Talk title The roles of gut microbiota, innate myeloid cells, and host genetic in determining the age-related HBV clearance in mice
Speaker Prof. Hurng-Yi Wang
National Taiwan University
Date & Time 20 November 2018 (Tue)
Venue Room G004, E12 Building (University of Macau)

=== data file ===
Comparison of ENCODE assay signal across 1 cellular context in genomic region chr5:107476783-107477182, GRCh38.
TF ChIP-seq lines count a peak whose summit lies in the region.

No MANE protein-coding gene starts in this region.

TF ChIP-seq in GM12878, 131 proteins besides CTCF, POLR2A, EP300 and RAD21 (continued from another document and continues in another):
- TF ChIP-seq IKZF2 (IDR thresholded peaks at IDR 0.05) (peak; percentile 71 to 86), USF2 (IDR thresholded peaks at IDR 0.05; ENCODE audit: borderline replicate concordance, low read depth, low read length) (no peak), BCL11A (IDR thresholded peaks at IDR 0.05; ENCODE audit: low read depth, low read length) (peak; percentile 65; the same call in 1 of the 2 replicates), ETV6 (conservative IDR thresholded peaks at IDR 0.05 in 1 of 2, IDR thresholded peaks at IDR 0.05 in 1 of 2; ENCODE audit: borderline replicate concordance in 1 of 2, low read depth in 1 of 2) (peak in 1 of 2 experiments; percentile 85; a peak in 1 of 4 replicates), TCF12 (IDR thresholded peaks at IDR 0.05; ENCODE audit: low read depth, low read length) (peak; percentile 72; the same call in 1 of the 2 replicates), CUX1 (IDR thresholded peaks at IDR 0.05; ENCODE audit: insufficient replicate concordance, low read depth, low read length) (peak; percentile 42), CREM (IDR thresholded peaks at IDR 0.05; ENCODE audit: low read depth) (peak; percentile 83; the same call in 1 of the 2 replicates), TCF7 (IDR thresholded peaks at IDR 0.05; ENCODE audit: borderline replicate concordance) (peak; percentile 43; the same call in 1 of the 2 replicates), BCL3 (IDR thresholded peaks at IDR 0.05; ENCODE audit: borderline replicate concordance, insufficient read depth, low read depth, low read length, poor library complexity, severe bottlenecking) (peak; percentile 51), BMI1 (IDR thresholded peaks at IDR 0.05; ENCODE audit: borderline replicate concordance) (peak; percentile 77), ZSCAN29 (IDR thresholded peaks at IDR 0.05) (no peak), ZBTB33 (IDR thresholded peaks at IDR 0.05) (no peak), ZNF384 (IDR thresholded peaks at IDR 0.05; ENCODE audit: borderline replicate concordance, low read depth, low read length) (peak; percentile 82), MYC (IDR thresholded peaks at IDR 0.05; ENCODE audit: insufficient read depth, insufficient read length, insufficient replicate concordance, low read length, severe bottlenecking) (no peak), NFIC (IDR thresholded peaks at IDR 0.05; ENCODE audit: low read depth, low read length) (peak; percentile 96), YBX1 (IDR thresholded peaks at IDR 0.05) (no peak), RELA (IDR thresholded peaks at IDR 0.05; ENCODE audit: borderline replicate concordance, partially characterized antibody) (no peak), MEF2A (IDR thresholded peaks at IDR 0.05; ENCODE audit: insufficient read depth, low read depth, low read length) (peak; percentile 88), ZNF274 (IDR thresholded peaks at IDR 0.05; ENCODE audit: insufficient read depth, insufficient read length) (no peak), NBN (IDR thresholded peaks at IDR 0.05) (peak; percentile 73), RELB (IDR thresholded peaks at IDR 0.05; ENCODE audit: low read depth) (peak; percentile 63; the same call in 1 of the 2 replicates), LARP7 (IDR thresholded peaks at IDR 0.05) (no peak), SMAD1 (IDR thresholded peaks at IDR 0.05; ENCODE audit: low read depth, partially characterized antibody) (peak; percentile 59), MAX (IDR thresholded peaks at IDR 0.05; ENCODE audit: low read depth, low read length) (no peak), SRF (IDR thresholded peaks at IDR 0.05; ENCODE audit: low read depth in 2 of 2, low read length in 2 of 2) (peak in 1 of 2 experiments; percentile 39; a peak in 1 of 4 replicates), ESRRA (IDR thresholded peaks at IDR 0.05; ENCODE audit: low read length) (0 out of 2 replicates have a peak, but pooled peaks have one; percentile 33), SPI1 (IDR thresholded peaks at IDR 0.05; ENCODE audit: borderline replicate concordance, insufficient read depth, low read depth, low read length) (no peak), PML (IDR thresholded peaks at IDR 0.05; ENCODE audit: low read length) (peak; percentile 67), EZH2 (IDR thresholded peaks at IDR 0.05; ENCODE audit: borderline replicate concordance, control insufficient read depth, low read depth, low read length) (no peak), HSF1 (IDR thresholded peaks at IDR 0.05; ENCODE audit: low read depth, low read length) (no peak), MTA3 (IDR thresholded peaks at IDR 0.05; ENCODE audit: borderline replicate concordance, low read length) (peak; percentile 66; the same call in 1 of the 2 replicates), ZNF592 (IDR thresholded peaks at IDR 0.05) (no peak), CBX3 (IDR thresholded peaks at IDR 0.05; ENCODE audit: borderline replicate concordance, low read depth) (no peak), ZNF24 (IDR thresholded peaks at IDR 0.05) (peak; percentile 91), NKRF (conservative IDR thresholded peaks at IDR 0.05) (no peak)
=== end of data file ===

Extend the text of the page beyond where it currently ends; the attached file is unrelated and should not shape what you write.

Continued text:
Abstract A unique feature of hepatitis B virus (HBV) infection in humans is that viral clearance heavily depends on the age of exposure. However, the reason for this remains unclear. To understand the mechanism(s) of age-dependent outcomes of HBV infection in humans, we established an age-related HBV mouse model in which six-week-old (N6W) C3H/HeN exhibited virus tolerance, while 12-week-old (N12W) counterparts represented virus clearance. Similar phenomena were also observed between three- (B3C) and six-week-old (B6C) BALB/c, but not seen in C57BL/6, indicating that host genetic is important in determining the outcomes of HBV transfection. By investigating the hepatic myeloid cell dynamics in N6W and N12W mice, we found that N12W had a significantly higher number of TNF-α-secreting Ly6C+ monocytes and fewer IL-10-secreting liver residential macrophages at D3 in the liver than their younger N6W counterparts after HBV transfection. In addition, the elevated number of IFNγ+TNFα+CD8+ T cells at D7 was only seen in the older cohort. Sterilization of gut microbiota using antibiotics from 6 to 12 wk or 3 to 6 wk of age, respectively, prevented N12W or B6C mice from rapidly clearing HBV. Compared to control mice, antibiotic treated B6C showed significantly less Ly6C+ monocytes at D3 and CD8+ T cells at D7 in the liver, suggesting that gut microbiota may shape liver immune responses and contribute to dynamics of hepatic monocytes. Furthermore, Ly6C+ monocytes and residential macrophages, respectively, represent the resistance and tolerance arms of host defenses. These two cell types orchestrate liver immune responses to determine HBV clearance/tolerance.